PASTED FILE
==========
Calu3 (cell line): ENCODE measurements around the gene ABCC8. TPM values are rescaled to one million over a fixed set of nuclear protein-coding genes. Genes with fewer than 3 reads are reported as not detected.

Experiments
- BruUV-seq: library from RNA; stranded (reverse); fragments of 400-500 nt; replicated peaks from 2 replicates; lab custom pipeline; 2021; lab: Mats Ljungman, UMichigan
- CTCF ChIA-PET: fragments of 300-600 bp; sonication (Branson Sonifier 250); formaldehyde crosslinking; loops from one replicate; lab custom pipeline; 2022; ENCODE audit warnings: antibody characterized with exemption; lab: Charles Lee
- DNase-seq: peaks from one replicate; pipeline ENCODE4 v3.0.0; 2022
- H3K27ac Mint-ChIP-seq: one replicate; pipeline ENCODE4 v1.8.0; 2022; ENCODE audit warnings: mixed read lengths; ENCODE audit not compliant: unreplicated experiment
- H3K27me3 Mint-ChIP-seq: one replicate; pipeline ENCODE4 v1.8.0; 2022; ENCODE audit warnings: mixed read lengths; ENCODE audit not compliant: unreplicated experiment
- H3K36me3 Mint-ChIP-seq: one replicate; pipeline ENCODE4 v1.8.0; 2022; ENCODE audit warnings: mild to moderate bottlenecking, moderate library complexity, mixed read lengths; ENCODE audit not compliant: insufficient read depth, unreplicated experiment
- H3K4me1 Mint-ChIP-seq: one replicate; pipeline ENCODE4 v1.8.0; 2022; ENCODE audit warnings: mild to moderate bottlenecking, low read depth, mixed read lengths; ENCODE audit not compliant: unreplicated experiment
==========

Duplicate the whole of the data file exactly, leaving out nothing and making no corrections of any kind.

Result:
Calu3 (cell line): ENCODE measurements around the gene ABCC8. TPM values are rescaled to one million over a fixed set of nuclear protein-coding genes. Genes with fewer than 3 reads are reported as not detected.

Experiments
- BruUV-seq: library from RNA; stranded (reverse); fragments of 400-500 nt; replicated peaks from 2 replicates; lab custom pipeline; 2021; lab: Mats Ljungman, UMichigan
- CTCF ChIA-PET: fragments of 300-600 bp; sonication (Branson Sonifier 250); formaldehyde crosslinking; loops from one replicate; lab custom pipeline; 2022; ENCODE audit warnings: antibody characterized with exemption; lab: Charles Lee
- DNase-seq: peaks from one replicate; pipeline ENCODE4 v3.0.0; 2022
- H3K27ac Mint-ChIP-seq: one replicate; pipeline ENCODE4 v1.8.0; 2022; ENCODE audit warnings: mixed read lengths; ENCODE audit not compliant: unreplicated experiment
- H3K27me3 Mint-ChIP-seq: one replicate; pipeline ENCODE4 v1.8.0; 2022; ENCODE audit warnings: mixed read lengths; ENCODE audit not compliant: unreplicated experiment
- H3K36me3 Mint-ChIP-seq: one replicate; pipeline ENCODE4 v1.8.0; 2022; ENCODE audit warnings: mild to moderate bottlenecking, moderate library complexity, mixed read lengths; ENCODE audit not compliant: insufficient read depth, unreplicated experiment
- H3K4me1 Mint-ChIP-seq: one replicate; pipeline ENCODE4 v1.8.0; 2022; ENCODE audit warnings: mild to moderate bottlenecking, low read depth, mixed read lengths; ENCODE audit not compliant: unreplicated experiment